Training presentation and participant manual for workers and supervisors
In 2012, the World Health Organization classified diesel exhaust emission as a substance that is known to cause cancer in humans. Although you may not experience any short-term effects, the long-term health effects are often undetected and can cause kidney damage, lung cancer, and death.
“Diesel engine exhaust is a complex mixture of gases and particulates,” says Keith Birnie, Industrial Hygiene and Ventilation Specialist at Workplace Safety North (WSN).
Unlike household dust, diesel particulate matter is too small to be naturally filtered by the human body – it enters all parts of the lungs and moves into other body tissues.
“Because of the seriousness and widespread nature of worker exposure, Workplace Safety North is making health and safety resources available free to employers, training providers, supervisors, and workers,” says Birnie, “to help them better understand the nature of diesel exhaust hazards, and to assess and control those hazards.”
Training resource manual helps participants:
- Understand the composition of diesel and reasons it is dangerous
- Discuss the debilitating effects (short-term and long-term) of diesel exhaust inhalation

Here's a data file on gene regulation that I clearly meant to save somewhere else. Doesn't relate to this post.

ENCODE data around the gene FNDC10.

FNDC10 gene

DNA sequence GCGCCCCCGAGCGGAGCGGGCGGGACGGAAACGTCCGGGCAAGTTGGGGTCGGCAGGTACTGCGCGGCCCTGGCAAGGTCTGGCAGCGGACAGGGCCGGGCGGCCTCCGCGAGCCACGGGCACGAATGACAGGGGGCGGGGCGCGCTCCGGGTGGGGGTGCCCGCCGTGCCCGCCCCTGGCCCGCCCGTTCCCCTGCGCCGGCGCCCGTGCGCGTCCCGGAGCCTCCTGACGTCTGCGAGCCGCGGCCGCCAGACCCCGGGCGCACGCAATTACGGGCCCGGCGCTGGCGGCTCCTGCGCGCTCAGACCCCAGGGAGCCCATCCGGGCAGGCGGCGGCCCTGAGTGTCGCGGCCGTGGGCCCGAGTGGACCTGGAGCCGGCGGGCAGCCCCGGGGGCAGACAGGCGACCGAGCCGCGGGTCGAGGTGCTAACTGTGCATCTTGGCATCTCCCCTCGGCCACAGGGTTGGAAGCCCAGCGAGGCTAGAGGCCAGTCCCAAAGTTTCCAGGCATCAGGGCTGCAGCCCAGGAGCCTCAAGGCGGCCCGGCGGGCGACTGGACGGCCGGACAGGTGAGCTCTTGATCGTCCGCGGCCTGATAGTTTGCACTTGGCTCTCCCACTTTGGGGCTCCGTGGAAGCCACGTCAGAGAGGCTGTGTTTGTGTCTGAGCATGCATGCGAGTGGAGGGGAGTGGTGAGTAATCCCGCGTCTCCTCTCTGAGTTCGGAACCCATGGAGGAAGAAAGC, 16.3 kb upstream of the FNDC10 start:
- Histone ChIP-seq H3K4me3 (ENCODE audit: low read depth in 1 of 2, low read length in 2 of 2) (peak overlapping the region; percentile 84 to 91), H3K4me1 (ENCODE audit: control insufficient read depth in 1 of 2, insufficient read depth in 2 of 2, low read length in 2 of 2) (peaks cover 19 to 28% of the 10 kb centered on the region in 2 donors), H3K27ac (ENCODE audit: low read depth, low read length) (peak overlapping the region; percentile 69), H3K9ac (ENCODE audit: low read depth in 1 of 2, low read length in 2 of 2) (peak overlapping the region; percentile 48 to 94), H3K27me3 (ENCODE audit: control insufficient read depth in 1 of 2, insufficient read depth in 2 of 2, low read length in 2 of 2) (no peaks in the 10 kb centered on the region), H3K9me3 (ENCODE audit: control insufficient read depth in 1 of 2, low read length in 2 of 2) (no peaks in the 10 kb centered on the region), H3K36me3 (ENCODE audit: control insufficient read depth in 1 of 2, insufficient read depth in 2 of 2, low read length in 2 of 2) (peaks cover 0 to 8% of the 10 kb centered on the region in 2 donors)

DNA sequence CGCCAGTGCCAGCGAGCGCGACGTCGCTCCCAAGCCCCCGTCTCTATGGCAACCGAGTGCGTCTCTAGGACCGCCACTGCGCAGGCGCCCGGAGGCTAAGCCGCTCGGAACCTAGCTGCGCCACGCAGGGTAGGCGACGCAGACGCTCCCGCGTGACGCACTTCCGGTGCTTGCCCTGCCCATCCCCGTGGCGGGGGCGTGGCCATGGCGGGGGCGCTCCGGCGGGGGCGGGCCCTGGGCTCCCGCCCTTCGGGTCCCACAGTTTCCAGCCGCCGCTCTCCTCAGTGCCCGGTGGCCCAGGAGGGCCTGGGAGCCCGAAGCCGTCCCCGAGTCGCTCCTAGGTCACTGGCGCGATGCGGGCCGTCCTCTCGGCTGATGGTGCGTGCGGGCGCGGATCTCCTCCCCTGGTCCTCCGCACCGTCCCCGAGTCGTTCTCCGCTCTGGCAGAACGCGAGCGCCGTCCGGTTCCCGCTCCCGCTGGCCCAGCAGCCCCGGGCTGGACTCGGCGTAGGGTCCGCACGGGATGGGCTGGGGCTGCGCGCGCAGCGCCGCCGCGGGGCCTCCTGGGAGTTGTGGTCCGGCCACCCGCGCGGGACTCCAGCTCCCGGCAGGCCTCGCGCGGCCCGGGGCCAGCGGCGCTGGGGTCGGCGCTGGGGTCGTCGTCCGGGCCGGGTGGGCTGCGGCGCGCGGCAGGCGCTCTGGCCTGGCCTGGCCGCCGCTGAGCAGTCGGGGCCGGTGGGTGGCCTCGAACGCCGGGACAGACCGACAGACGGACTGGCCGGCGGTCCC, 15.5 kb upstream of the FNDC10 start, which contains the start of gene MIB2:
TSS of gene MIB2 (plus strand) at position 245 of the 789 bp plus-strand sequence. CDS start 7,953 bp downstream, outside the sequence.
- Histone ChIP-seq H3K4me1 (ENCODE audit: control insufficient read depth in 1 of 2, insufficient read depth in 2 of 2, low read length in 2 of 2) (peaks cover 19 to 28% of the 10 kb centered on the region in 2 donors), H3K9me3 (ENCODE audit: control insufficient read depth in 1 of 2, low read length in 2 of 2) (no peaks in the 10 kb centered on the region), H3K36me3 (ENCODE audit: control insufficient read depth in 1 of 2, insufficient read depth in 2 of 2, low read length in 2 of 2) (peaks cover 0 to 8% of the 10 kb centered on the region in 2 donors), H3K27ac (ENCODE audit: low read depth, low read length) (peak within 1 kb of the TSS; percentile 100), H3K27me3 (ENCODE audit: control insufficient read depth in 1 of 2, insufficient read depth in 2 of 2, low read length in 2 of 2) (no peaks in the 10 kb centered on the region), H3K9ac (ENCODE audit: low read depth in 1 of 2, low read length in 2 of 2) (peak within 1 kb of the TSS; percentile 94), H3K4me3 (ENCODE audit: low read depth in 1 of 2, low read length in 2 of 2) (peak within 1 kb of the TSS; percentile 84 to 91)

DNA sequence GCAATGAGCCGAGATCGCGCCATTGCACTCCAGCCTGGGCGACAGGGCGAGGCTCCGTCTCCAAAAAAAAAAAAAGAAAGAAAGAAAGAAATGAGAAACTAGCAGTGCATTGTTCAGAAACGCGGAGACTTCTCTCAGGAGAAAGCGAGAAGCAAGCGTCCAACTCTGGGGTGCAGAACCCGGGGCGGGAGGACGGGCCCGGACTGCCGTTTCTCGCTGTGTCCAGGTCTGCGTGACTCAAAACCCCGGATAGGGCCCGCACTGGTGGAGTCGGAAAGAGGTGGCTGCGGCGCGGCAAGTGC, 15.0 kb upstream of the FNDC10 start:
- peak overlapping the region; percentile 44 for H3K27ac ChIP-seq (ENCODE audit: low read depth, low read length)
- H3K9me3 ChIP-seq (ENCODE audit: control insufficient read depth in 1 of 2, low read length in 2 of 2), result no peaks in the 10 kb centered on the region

- Identify sources of diesel in various industries
- Read and recognize legislation applicable to diesel-powered equipment use
- Apply the RACE principle (Recognize, Assess, Control, Evaluate) to curb negative effects associated with diesel exhaust emissions
“To help raise awareness with workers about the potentially fatal long-term health effects of diesel exhaust, we encourage employers and health and safety specialists to take advantage of these new free resources,” says Birnie.
“Resources can be downloaded, and training classes held using this material as a training guide. Please feel free to share this information and help make Ontario workplaces safer.”
Highest exposure risk
People with highest exposures to the exhaust and increased risk for illness, according to Canadian Centre for Occupational Safety and Health, typically work where diesel engines are running indoors or in enclosed spaces, such as:
- Bridges and tunnels
- Engine maintenance garages
- Bus barns
- Underground mines
- Fire stations
Other workers at high risk for diesel exhaust exposure include:
- Toll booth workers
- Operators of diesel powered engines (such as in trains, trucks, buses, tractors, and forklifts)
- Roadside inspection workers
- Loading and shipping dock workers
- Truck drivers
- Farm workers
- Railroad workers
- Ship crew members
Please share information and help make workplaces safer. For more information, contact Keith Birnie.